A Winters Express opinion column
By Sarah Shirley
Special to the Express
I witnessed a miracle yesterday.
Through coordinated community effort, the citizens of Winters came together before my eyes to accomplish a near impossible goal and help a neighbor in need.
As with any good miracle, the story starts with a tragedy.
The scene starts with me, eastbound on 128, headed way way down to San Francisco. My mind is distracted with decisions. Do I purchase my gas here in town at Berryessa Sporting Goods, or do I drive out of town to save a few cents on the gallon? Do I stay in Winters, or do I go? I couldn’t decide, and my mind was toiling overtime while I drove on near autopilot down our familiar street.
A huge blue generator tumbled out of the bed of a pickup truck making a left hand turn onto the road in front of me. It was spectacular and terrifying, just like any good tragedy. The generator fell onto the road as if it were a boulder escaping a mountainside, tumbling end over end, smashing the pallet supporting it into an avalanche of splinters scattered across the street.
Suddenly present in the moment, my heart made the decision my mind would not. I instantly pulled into the turning lane to block traffic from running into the accident, intent on helping any way I could. Then, I remembered that I was wearing heels and a satin crop top; there was no way I could lift that generator wearing that getup. Knowing my limits, I chose to support my community by getting out of the way so those capable of physically helping could do their work. I pulled into Berryessa Sporting Goods and began pumping my gas, choosing to invest my energy in the community through the spending power of supporting a local small business.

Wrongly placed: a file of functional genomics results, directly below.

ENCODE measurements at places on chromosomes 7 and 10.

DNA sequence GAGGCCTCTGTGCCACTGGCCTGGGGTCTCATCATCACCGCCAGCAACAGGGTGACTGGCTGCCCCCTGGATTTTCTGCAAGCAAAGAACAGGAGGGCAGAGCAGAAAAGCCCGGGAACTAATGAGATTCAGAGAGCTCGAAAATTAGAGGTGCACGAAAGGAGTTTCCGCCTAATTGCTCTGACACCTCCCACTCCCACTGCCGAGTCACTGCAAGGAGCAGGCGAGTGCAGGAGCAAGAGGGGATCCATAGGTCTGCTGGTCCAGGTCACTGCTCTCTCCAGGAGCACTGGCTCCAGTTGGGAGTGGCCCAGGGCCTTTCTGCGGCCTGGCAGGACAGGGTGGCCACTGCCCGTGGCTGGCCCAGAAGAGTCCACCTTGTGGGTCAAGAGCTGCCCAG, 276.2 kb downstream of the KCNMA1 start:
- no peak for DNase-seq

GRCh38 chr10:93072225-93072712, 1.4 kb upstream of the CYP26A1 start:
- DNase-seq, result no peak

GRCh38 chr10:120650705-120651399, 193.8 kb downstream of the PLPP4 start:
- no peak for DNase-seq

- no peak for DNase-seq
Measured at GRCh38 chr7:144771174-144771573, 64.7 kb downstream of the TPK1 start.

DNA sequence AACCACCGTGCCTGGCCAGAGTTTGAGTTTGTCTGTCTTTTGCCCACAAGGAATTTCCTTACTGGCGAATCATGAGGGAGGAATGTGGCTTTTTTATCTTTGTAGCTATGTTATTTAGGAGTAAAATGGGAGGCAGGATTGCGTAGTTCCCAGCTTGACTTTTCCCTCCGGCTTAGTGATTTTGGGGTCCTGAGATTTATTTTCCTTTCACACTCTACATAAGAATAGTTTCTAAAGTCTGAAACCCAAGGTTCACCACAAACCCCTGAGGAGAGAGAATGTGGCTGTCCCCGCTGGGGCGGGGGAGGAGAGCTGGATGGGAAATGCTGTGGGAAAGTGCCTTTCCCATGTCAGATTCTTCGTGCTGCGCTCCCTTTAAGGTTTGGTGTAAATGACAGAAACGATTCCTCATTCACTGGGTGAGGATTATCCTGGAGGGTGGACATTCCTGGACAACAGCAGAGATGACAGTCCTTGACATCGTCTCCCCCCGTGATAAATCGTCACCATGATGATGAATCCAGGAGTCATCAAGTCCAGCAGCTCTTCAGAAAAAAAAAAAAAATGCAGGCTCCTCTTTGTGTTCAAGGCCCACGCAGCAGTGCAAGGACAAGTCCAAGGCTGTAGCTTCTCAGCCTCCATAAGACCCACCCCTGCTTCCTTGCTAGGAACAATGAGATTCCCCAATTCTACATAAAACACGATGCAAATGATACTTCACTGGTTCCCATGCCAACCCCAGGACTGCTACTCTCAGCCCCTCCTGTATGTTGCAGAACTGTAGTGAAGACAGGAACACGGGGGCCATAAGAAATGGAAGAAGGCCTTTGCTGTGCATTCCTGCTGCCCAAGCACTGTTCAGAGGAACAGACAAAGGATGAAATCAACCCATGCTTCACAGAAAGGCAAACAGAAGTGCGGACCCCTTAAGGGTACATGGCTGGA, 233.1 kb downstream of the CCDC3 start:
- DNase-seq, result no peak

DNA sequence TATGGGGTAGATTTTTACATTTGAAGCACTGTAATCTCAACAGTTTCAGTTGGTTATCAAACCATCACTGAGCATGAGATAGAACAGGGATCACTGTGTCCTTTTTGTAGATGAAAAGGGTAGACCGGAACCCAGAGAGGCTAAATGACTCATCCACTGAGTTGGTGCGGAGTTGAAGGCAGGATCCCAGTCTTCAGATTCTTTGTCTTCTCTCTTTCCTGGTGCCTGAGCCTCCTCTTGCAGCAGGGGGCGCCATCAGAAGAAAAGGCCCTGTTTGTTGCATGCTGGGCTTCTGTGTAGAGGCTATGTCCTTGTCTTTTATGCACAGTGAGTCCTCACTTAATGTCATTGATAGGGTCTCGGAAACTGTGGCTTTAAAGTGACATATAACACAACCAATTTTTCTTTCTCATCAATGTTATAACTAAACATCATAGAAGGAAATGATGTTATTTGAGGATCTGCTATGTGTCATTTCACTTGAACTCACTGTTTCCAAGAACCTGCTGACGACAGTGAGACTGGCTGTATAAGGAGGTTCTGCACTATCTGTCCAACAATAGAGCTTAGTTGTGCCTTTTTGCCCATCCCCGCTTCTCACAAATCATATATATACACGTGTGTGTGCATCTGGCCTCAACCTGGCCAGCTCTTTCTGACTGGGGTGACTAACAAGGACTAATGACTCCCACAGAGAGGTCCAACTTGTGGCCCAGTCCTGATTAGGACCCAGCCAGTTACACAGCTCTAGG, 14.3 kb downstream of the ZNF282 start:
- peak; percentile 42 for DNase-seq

In the three minutes it took me to pump half a tank of gas, I witnessed a miracle unfold before my eyes.
People showed up to help support each other and accomplish a common goal.
Different men, from all walks of life, paused their personal journeys, and walked up to help. Most were familiar faces from our community, but there were also a few strangers who saw the trouble and stopped to help. All were intent on helping in any way they could. All knowingly walked into the middle of a busy highway to help shoulder the burden of a neighbor in trouble.
With a few words they agreed on a simple plan. Each man grabbed what he could, and began to lift this gargantuan obstacle out of their shared path. It isn’t easy to deadlift a 750 pound welder generator from the street three feet into the air; most would call it impossible. It surely would have been impossible for one man working alone.
But, the support of a caring community of helping hands led to defying gravity. Seven men worked in tandem and lifted an impossible burden through the miracle of community. The work didn’t end once they accomplished the goal of simply getting the generator back in the bed it fell from, either. They chose to get the generator back on its feet, which required a huge final push to lift it upright.